How Do I Know if My Knee Pain Is Arthritis?If you have knee pain from arthritis you might notice symptoms including stiffness and swelling, increased pain and swelling in the morning or after sitting, increased pain after activity, 'locking' or 'sticking' of the knee, and weakness or buckling in the knee.
How Do You Relieve Pain In The Back Of Your Knee?Learn what medical treatments can help relieve pain in the back of your knee and help you manage pain in the back of your knee.
Knee InjuryKnee injuries, especially meniscus tears, are common in contact sports. Symptoms and signs of a torn meniscus include knee pain, swelling, a popping sound, and difficulty bending the leg. Treatment may involve resting, icing, compressing, and elevating the knee, in addition to wearing a knee brace, taking anti-inflammatory medications, and stretching the knee.
Knee Joint PictureThe knee joint has three parts. See a picture of Knee Joint and learn more about the health topic.
Knee PainAcute injuries, medical conditions, and chronic use conditions are causes of knee pain. Symptoms and signs that accompany knee pain include redness, swelling, difficulty walking, and locking of the knee. To diagnose knee pain, a physician will perform a physical exam and also may order X-rays, arthrocentesis, blood tests, or a CT scan or MRI. Treatment of knee pain depends upon the cause of the pain.
Knee ReplacementFind out what to expect with knee replacement surgery in this WebMD slideshow.
OA of the Knee ExercisesLearn about osteoarthritis and exercises that relieve knee osteoarthritis pain, stiffness and strengthen the knee joint and surrounding muscles through this picture slideshow.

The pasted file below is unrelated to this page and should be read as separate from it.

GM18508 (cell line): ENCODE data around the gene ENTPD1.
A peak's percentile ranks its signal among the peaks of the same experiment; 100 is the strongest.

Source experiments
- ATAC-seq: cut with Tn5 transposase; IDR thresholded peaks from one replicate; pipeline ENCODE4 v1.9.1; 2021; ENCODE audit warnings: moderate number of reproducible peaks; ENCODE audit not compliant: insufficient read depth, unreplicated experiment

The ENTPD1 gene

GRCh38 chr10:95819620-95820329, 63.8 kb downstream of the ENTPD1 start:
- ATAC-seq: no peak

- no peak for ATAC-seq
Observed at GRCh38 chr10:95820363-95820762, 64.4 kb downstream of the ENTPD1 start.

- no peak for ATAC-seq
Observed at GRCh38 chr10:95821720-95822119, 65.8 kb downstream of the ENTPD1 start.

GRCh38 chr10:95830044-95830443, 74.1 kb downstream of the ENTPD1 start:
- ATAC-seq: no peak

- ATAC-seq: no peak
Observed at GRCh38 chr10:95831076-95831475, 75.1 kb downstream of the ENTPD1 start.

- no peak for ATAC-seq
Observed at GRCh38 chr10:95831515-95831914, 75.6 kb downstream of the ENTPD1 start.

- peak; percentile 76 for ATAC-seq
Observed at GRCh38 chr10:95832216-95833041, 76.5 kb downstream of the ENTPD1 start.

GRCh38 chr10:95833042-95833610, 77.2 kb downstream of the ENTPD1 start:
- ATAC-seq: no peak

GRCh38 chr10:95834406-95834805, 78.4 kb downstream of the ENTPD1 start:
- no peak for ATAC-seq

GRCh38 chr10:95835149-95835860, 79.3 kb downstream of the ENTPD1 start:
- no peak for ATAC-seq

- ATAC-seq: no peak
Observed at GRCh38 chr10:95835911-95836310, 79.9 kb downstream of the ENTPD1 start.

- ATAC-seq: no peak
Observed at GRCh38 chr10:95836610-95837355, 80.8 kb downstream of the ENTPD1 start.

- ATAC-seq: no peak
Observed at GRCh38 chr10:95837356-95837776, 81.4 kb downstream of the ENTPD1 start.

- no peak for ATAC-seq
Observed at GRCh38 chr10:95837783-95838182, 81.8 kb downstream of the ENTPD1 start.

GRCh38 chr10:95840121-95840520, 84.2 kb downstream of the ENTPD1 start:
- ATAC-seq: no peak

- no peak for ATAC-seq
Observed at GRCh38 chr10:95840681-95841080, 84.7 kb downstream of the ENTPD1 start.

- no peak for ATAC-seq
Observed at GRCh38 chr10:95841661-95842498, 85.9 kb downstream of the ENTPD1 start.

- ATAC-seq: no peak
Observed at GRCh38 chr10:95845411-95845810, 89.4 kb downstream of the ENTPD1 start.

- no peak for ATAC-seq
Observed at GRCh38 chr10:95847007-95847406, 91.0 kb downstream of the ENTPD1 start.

Pain Management: All About Your KneesThey do their job so well that you might take them for granted. Learn how they're put together, what can go wrong with them, and what you can do about it when something does.
Knee Pain Dos and Don'tsYour knees go through a lot in the course of a day, and sometimes they can run into trouble. Here are a few things you can do when knee pain hits.
What Can Cause Pain Behind the Knee?What causes pain behind the knee? Learn about Baker's cyst and other causes of pain behind the knee and what to do about them.
What Exercise Can I Do with Knee Bursitis?What is knee bursitis? Learn which exercises can help ease symptoms.
What Helps Knee Pain from Sitting All Day?Knee pain can affect people at any age and can result from an injury or some type of medical condition. Things that help knee pain from sitting all day include the right mixture of stretching and strengthening exercises to help by improving joint movement and functioning.
What Is the Best Treatment for Knee Tendonitis?Learn what medical treatments can help ease your knee tendonitis symptoms and speed up your recovery.
When Should You See a Doctor for a Baker’s Cyst?A Baker’s cyst is caused by excess fluid putting pressure on the back of the knee joint. Learn about the signs and symptoms, how a Baker’s cyst is diagnosed, and the treatments available.